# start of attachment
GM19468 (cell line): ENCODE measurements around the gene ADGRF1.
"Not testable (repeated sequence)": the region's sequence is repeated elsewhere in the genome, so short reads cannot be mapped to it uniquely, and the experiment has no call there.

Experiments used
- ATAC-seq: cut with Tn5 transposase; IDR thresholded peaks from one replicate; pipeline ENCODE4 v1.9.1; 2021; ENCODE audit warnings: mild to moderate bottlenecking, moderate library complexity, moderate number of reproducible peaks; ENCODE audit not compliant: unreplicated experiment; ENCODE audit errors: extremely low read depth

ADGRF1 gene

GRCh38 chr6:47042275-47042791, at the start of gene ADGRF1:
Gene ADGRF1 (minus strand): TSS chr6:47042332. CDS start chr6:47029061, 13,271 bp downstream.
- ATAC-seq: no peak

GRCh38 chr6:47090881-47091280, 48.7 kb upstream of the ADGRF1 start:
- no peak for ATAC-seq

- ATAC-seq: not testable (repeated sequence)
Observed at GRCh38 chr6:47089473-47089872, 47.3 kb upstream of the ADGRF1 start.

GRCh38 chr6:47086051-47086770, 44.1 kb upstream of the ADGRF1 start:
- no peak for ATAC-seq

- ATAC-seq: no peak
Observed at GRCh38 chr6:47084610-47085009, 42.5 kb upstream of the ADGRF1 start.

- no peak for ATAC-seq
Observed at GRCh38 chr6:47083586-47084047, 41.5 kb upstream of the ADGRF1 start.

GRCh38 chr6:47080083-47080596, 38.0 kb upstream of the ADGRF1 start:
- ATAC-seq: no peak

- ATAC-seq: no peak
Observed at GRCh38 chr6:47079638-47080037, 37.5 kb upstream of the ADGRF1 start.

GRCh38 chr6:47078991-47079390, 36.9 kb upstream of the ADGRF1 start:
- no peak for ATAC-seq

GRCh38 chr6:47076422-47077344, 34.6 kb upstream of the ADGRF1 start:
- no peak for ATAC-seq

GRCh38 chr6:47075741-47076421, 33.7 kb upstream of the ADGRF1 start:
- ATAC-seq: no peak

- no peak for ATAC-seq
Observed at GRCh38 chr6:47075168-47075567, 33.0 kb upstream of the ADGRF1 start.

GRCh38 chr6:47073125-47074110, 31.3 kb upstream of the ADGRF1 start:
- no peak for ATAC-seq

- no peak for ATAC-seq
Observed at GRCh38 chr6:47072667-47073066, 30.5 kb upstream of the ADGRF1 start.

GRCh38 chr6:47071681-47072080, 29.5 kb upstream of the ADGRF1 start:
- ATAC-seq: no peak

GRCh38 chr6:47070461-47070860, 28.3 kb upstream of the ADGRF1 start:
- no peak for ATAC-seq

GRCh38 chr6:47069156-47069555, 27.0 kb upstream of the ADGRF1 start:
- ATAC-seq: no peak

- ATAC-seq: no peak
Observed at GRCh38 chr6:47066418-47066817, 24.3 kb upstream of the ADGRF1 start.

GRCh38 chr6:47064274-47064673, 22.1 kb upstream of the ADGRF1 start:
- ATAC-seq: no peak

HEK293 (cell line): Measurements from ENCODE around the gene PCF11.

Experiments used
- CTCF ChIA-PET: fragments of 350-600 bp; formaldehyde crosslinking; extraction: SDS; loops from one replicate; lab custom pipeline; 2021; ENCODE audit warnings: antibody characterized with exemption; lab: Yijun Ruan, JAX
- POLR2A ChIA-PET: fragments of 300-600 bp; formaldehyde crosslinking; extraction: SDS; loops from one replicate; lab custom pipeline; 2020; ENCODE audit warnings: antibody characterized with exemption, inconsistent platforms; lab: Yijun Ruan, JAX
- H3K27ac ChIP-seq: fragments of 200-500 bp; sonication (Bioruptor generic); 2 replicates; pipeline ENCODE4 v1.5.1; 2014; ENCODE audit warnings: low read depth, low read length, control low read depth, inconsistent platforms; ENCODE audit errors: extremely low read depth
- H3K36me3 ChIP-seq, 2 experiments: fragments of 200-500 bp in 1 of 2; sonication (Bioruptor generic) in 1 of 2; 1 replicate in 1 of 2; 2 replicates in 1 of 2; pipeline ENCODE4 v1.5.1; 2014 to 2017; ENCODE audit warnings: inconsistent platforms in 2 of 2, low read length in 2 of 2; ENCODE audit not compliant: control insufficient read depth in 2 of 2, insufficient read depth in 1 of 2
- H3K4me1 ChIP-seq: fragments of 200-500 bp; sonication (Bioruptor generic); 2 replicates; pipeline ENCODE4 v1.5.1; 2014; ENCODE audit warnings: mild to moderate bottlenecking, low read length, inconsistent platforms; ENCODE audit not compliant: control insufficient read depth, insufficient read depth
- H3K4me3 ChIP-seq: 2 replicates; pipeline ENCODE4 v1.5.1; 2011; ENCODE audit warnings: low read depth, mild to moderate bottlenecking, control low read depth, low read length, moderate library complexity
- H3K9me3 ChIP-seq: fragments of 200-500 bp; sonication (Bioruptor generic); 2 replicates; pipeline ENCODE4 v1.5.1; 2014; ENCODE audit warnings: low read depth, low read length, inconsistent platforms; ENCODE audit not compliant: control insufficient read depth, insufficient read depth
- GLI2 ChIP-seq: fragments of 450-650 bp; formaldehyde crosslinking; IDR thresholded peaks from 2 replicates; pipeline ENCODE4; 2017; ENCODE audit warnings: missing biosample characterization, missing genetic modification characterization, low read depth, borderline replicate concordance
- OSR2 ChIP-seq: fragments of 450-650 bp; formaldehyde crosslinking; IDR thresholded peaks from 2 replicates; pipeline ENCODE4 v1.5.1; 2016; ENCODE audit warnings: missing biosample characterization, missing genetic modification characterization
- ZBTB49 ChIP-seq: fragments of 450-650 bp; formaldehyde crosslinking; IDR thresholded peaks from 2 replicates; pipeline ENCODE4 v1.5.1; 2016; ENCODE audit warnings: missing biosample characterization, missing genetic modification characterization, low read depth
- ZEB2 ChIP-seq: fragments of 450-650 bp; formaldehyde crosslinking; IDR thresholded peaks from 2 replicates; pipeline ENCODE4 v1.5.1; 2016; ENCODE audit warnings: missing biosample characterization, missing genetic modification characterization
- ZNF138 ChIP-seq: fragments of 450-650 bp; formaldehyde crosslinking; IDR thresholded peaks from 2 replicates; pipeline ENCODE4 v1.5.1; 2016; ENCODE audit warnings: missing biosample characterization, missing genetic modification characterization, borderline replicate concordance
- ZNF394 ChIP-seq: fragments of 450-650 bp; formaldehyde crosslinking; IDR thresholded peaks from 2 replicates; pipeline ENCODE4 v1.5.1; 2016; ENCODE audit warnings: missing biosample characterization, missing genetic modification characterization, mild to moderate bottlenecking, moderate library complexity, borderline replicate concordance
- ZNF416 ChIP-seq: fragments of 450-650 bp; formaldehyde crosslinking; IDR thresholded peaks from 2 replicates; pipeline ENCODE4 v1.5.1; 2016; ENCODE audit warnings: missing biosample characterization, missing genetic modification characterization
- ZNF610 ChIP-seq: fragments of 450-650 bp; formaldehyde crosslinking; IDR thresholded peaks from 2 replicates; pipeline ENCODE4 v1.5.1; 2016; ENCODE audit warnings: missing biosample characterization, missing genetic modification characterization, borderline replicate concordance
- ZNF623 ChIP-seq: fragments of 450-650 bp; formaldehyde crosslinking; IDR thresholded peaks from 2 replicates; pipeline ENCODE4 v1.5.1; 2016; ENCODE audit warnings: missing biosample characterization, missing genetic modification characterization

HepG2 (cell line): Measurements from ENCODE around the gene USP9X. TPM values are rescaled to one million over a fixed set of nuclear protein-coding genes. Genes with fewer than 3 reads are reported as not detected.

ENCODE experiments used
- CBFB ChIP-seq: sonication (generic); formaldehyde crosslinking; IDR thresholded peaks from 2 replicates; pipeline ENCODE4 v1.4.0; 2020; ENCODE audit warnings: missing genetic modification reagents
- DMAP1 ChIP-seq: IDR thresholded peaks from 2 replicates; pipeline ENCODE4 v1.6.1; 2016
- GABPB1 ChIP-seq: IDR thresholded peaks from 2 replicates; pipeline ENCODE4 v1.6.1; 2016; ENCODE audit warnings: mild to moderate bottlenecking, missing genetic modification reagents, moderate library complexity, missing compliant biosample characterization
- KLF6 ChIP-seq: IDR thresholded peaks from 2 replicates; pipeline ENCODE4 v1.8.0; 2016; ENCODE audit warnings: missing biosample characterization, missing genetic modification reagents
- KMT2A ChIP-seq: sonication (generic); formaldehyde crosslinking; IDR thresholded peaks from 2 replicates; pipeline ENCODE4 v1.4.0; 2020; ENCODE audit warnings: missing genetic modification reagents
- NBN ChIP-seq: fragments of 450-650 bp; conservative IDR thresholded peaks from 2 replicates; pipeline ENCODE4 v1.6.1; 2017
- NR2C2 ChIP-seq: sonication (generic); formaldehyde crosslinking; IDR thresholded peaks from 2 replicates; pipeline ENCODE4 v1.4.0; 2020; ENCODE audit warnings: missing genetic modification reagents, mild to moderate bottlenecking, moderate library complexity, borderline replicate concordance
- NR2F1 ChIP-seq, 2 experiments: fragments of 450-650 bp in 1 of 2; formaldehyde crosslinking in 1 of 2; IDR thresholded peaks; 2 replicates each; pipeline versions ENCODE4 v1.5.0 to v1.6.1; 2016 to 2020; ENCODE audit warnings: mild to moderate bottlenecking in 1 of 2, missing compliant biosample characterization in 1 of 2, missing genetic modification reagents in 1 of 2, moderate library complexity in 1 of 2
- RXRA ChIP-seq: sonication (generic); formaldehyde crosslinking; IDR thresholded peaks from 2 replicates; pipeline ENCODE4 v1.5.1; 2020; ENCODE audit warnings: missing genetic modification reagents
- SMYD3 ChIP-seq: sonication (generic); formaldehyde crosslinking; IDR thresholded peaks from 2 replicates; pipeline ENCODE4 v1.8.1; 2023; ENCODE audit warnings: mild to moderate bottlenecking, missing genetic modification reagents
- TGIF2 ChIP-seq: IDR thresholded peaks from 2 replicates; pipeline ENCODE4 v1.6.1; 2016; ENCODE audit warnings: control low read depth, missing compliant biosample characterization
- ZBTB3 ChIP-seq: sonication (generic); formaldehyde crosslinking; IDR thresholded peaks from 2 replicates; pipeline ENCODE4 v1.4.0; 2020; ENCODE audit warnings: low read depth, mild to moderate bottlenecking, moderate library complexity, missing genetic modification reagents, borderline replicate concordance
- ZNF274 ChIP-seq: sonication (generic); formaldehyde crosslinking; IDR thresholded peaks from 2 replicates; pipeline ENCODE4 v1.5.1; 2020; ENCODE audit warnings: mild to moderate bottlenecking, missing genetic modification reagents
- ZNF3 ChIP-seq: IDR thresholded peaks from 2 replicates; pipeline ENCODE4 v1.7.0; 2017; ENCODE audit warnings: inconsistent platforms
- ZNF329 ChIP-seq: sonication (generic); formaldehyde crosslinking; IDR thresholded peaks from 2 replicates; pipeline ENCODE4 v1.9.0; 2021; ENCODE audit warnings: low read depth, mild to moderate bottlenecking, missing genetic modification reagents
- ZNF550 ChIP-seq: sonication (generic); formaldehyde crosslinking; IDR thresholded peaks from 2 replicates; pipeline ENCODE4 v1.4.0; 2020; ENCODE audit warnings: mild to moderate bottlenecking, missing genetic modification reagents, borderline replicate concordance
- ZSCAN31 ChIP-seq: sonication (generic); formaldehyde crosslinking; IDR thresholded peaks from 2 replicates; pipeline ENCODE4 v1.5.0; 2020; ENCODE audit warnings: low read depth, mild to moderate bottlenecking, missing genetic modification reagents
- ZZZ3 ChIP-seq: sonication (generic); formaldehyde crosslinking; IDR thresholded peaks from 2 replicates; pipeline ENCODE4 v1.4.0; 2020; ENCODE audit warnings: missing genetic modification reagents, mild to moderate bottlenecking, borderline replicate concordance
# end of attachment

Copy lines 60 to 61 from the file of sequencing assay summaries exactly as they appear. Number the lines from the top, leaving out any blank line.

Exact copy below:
- ZNF416 ChIP-seq: fragments of 450-650 bp; formaldehyde crosslinking; IDR thresholded peaks from 2 replicates; pipeline ENCODE4 v1.5.1; 2016; ENCODE audit warnings: missing biosample characterization, missing genetic modification characterization
- ZNF610 ChIP-seq: fragments of 450-650 bp; formaldehyde crosslinking; IDR thresholded peaks from 2 replicates; pipeline ENCODE4 v1.5.1; 2016; ENCODE audit warnings: missing biosample characterization, missing genetic modification characterization, borderline replicate concordance